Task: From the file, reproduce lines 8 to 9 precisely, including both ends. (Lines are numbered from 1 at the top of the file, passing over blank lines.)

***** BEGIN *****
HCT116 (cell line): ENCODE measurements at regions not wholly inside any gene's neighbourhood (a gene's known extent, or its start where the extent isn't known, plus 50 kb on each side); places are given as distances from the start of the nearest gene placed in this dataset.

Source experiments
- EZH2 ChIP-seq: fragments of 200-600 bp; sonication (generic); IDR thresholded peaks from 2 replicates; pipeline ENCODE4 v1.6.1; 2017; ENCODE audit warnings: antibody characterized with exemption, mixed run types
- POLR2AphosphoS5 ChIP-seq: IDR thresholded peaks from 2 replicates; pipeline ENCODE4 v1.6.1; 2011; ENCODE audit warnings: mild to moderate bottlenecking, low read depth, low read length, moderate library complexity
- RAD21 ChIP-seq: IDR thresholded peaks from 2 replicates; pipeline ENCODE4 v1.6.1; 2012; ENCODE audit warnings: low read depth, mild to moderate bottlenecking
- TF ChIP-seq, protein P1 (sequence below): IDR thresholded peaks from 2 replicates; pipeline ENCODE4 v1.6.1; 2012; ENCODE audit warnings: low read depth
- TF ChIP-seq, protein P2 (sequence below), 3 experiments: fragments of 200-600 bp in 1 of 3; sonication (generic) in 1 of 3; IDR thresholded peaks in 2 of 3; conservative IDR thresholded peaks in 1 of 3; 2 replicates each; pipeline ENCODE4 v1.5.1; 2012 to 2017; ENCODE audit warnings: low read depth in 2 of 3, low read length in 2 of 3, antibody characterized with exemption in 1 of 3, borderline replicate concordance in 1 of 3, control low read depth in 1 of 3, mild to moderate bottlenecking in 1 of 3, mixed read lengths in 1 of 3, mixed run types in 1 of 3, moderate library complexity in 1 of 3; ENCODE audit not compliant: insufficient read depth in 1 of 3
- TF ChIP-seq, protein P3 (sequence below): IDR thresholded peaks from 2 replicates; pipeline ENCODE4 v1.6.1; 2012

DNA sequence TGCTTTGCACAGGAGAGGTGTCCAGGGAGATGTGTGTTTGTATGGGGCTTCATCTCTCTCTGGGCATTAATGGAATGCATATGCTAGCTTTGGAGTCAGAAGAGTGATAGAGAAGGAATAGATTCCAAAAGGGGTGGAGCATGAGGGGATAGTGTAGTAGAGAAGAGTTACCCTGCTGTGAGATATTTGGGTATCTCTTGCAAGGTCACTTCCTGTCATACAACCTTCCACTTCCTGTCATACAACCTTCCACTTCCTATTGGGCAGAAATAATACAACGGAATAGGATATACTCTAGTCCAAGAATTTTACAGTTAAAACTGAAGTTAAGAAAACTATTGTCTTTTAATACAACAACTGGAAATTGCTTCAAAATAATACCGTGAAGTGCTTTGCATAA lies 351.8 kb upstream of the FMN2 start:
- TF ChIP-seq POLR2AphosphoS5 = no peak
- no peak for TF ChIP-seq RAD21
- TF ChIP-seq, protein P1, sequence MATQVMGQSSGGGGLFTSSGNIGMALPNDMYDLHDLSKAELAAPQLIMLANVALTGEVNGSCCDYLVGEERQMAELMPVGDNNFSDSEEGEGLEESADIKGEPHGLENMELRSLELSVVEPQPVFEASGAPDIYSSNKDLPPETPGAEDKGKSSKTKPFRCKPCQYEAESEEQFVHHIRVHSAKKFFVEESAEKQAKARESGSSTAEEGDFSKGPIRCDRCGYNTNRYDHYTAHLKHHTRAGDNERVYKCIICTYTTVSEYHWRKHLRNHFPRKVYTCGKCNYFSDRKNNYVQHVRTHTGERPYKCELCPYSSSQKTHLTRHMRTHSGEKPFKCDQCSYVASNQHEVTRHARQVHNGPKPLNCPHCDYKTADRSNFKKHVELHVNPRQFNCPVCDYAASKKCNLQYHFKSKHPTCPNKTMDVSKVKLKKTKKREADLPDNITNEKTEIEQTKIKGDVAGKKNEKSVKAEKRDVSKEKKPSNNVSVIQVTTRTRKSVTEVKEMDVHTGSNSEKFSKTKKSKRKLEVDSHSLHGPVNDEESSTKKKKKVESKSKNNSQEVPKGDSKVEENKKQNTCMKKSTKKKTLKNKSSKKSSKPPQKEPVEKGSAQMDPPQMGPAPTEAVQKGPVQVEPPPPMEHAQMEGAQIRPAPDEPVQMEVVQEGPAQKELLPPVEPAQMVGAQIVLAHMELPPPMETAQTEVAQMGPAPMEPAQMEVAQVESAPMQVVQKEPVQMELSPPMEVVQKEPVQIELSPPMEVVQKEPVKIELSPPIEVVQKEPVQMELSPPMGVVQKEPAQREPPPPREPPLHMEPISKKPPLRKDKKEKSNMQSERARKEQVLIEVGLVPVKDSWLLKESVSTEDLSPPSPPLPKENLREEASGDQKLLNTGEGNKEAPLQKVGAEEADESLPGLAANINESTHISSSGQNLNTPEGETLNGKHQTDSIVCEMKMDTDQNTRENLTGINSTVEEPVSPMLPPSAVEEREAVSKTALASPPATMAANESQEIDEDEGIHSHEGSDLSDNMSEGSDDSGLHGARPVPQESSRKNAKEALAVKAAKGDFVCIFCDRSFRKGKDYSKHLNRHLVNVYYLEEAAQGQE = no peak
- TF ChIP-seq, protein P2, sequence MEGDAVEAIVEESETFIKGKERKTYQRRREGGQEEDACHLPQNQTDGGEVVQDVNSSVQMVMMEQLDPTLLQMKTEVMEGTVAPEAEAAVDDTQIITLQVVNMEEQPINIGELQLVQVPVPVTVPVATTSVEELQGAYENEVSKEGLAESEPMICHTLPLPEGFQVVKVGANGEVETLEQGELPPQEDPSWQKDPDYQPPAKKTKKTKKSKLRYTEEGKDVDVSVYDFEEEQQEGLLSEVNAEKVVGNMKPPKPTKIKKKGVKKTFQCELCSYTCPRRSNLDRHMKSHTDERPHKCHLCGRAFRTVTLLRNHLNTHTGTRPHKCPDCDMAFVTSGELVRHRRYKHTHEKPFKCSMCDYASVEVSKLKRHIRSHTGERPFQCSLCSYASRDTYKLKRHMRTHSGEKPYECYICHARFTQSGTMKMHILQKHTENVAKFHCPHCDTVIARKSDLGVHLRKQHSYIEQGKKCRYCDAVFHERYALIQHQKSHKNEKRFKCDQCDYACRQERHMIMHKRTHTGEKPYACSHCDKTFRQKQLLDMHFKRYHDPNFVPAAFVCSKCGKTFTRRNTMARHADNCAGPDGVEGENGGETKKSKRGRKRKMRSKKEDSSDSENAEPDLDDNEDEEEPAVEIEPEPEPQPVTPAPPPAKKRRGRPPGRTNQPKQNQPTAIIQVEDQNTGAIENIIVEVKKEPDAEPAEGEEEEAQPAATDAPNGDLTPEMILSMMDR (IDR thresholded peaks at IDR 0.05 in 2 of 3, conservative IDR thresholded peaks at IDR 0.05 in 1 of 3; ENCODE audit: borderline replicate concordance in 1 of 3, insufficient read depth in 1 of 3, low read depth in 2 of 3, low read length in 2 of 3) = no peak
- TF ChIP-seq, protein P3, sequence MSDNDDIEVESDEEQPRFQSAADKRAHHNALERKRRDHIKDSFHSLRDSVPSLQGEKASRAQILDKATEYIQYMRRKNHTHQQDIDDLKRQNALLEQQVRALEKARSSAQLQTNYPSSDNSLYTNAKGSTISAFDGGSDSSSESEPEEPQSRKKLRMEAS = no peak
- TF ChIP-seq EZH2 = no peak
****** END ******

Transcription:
- TF ChIP-seq, protein P3 (sequence below): IDR thresholded peaks from 2 replicates; pipeline ENCODE4 v1.6.1; 2012

DNA sequence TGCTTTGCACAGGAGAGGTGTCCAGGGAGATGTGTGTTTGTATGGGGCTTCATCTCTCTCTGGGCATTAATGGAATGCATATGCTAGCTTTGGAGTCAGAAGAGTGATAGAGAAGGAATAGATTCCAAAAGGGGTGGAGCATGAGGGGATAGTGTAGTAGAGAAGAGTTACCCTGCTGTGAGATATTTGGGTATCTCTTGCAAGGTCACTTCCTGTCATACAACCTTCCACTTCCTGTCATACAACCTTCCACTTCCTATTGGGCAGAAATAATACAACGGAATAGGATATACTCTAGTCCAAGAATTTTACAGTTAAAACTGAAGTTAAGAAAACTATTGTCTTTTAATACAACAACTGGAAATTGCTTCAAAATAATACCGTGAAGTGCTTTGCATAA lies 351.8 kb upstream of the FMN2 start: